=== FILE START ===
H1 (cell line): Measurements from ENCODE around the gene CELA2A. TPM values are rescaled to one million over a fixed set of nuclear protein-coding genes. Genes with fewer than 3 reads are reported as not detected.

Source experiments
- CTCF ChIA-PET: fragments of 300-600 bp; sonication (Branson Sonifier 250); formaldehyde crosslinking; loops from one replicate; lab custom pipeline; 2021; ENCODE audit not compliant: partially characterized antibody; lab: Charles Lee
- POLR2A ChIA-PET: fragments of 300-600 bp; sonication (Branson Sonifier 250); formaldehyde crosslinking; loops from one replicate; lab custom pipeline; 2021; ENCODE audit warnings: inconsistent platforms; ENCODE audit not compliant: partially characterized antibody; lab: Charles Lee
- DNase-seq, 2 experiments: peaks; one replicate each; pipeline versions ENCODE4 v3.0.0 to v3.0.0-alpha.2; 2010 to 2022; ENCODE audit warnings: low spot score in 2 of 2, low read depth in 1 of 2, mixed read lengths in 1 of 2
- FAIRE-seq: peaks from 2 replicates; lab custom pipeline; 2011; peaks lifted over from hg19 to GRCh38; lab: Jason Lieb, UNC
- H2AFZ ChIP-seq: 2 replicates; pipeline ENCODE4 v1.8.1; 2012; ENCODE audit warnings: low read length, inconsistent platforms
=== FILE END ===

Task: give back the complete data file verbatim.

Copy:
H1 (cell line): Measurements from ENCODE around the gene CELA2A. TPM values are rescaled to one million over a fixed set of nuclear protein-coding genes. Genes with fewer than 3 reads are reported as not detected.

Source experiments
- CTCF ChIA-PET: fragments of 300-600 bp; sonication (Branson Sonifier 250); formaldehyde crosslinking; loops from one replicate; lab custom pipeline; 2021; ENCODE audit not compliant: partially characterized antibody; lab: Charles Lee
- POLR2A ChIA-PET: fragments of 300-600 bp; sonication (Branson Sonifier 250); formaldehyde crosslinking; loops from one replicate; lab custom pipeline; 2021; ENCODE audit warnings: inconsistent platforms; ENCODE audit not compliant: partially characterized antibody; lab: Charles Lee
- DNase-seq, 2 experiments: peaks; one replicate each; pipeline versions ENCODE4 v3.0.0 to v3.0.0-alpha.2; 2010 to 2022; ENCODE audit warnings: low spot score in 2 of 2, low read depth in 1 of 2, mixed read lengths in 1 of 2
- FAIRE-seq: peaks from 2 replicates; lab custom pipeline; 2011; peaks lifted over from hg19 to GRCh38; lab: Jason Lieb, UNC
- H2AFZ ChIP-seq: 2 replicates; pipeline ENCODE4 v1.8.1; 2012; ENCODE audit warnings: low read length, inconsistent platforms